By the time he took her, she was more than ready, her scent quite feminine and her body glistening with moisture. She winced, but was glad to hear that now he, too, seemed to be content as their bodies merged, became one. He made her feel wonderful, and she forgot all about the worries she had had about the marriage, and relaxed in bliss. That night he taught her some ways she could please him as well, which she did. Some of them seemed unromantic, but she delighted in hearing and feeling his excitement, and he was always happy to please her in return, until they were both exhausted and fell asleep.

The next day the airship landed in the encampment.

She had previously seen them only high up in the sky, and she was delighted. “Oh, Andy! It be an airship!”

Andy smiled and lifted her suitcase and his own. “It will be even better, Chalina.”


“Yes, you’ll get to be on the airship. We’re going home.”

Chalina swallowed a bit. She had known this day would come, but she hadn’t expected it to be so soon.

Andy continued, “Yes, because I’m married, I’m allowed an early leave. Don’t worry, I made sure your parents would be here, so you can say good-bye.”

Chalina indeed noticed her parents waiting, and she rushed outside to hug them, tears forming in her eyes. They comforted her, and promised her many letters. The farewell was short, as the airship was on a tight schedule.

Andy said, “Unfortunately, we need to go now, my love.”

Chalina nodded, and hugged her mother and father one more time before she boarded the airship. She looked around in amazement and didn’t notice it had taken off until she looked out of the window and saw the encampment and the village becoming smaller below.




Capa took off her cloak and shook it out a few times after she had returned home from the hospital in the center of Crazad. She looked tired and stretched her right arm and rubbed that shoulder with her other hand. Her red hair was a bit of a mess; it had been a busy day. During her shift at the emergency entrance  she had saved two people and stabilized a third, who she believed would make it, if Capa’s replacement didn’t mess up. When she stopped stretching, she noticed a note that had been pushed under the door of her apartment. She bent to pick it up and looked at it. There were no official markings or writing on it. The note was in a wax envelope, keeping the inside protected from moisture and air. She opened it and found a piece of parchment. She recognized the paper and knew that it would be bad news. She opened it and read it slowly.


It is with great sorrow we report that the Punyal did not respond as arranged after his last mission. We are not sure if he has been taken prisoner or killed, but we fear the worst. Normally we would not have informed you, but the Punyal gave us explicit instructions to notify you under these particular circumstances. Do not try to contact...


Capa dropped the piece of paper as it caught fire. She tried to stomp it out with her foot, but she realized the ink had been designed to ignite within a certain period of time after being exposed to air, and it refused to stop burning. She imagined there would be a warning about it at the end of the message, but she would never know. When she bent again to gather the ashes the door behind her opened, bumping her from behind and almost making her fall. She slowly got up, looking behind her, but didn’t seem surprised. When she saw who was there, she smiled and straightened herself, using her hands to fix her hair. In front of her was a taller man who smiled at her and apologized. She got closer to him and kissed him, wrapping her arms around his neck. He was a few years older, and already had a few gray hairs and a short beard. The only wrinkles were around his brown eyes. It was Velas, her life partner.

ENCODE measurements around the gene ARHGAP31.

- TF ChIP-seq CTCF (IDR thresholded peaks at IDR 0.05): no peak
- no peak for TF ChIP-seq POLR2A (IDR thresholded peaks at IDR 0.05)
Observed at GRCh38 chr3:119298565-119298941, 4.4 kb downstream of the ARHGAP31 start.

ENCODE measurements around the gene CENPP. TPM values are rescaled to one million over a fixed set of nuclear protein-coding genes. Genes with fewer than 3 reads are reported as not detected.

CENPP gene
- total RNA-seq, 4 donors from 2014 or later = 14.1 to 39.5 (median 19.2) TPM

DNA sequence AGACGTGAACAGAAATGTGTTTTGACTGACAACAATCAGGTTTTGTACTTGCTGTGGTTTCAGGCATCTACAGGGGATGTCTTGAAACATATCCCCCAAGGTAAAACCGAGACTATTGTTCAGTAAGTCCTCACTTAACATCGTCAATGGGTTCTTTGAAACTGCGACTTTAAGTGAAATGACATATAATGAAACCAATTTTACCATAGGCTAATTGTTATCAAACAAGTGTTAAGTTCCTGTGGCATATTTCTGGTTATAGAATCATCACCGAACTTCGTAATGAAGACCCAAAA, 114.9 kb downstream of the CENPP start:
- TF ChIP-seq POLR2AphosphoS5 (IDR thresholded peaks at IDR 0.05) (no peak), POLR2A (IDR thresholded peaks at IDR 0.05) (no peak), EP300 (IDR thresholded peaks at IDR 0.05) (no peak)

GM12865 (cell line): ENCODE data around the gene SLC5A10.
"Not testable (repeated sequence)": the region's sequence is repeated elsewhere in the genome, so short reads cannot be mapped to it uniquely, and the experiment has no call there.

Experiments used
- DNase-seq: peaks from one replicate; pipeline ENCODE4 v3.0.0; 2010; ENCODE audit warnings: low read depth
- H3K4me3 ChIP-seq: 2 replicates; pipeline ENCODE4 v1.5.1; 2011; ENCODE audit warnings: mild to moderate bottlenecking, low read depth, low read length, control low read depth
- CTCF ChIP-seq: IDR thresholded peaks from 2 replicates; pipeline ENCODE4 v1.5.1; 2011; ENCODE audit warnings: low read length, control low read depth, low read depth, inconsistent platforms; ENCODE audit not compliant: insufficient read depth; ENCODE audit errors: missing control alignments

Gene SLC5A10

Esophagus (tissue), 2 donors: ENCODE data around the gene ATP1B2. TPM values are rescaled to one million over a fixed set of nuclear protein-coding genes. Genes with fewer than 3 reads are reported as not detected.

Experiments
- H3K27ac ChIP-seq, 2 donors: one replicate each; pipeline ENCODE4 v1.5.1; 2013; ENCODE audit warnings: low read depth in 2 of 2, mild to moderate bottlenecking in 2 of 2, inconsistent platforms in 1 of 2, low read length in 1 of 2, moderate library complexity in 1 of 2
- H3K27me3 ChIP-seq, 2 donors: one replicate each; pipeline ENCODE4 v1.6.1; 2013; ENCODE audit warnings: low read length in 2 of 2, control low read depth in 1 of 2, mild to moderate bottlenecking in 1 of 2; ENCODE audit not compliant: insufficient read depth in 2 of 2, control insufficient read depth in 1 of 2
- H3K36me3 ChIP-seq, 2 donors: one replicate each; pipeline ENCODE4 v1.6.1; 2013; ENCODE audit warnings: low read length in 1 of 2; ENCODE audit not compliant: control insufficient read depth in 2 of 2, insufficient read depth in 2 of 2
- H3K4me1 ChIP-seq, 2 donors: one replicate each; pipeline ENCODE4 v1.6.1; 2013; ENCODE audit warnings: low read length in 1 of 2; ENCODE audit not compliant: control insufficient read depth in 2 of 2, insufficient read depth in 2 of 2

He kissed her back and continued his apology. “Oh, I’m sorry, I didn’t realize you were standing there.”

Capa kept her arms around him, turning her head to face him. “Oh, Velas, it’s my brother. He’s gone.”

“Where did he go?”

Capa stepped back a little and showed the ashes that she had in her hands. “They sent a message. They wrote that he was taken prisoner or killed, but I know they could never keep him in a prison. Not my Punyal.”

“True. He is a rather slippery individual.”

“I know what you’re going to say. But they would never risk exposure with a message like this if there was no grounds for concern.”

Capa’s voice was breaking, she was about to cry, and Velas pulled her to him again. “It’s all right.”

“It’s not all right! It’s not fair! I know that he was not a noble individual, but he was my brother. He always looked out for me.”

She heard Velas sniffing and knew that her emotional state had made her scent reappear. “You’re smelling me again?”

“Yes, darling. I’m sorry, but you smell so good.”

“Only you think that. Everyone else wrinkles their noses in disgust and says I smell like creosote mixed with oleander. One person even got sick once.”

“Creosote isn’t a bad smell. And as far as I recall, that person had a specific trace deficiency.”

“Well, I’m glad I can’t smell myself.”

“And I’m glad I can smell you. Come here, I brought dinner home with me, and I don’t want it getting cold. Let’s eat, and you can tell me everything you want to tell me about your day at the hospital, and about the Punyal.”

“You, too? It’s Punyal. There’s no the. I’m not the Capa either. I’m Capa.”

“My Capa.”

Your Capa.”




My dearest calf, you did not expect that I would be completely gone, did you? Of course not. Punyal, he doesn’t just disappear after he dies. No, he lives on. To be honest, I was surprised too. I didn’t expect to be dead so suddenly. But that is the only explanation I have for my transition. At one point I was off to who knows where, and the next moment I’m in Crazad, eating dinner with my sister and her partner. She’s completely unaware I’m here, but I know. I knew I had a connection with my sister, but I didn’t know it was this strong. She knows so much about me that a part of her is me, and that is the part where I moved after my death. Now, whenever she thinks of me and sees the world through my eyes, I’m there as well, seeing the world through hers. I know, it’s confusing and not very easy for me to explain. But there is plenty of time. Let’s just hope my sister keeps thinking of me.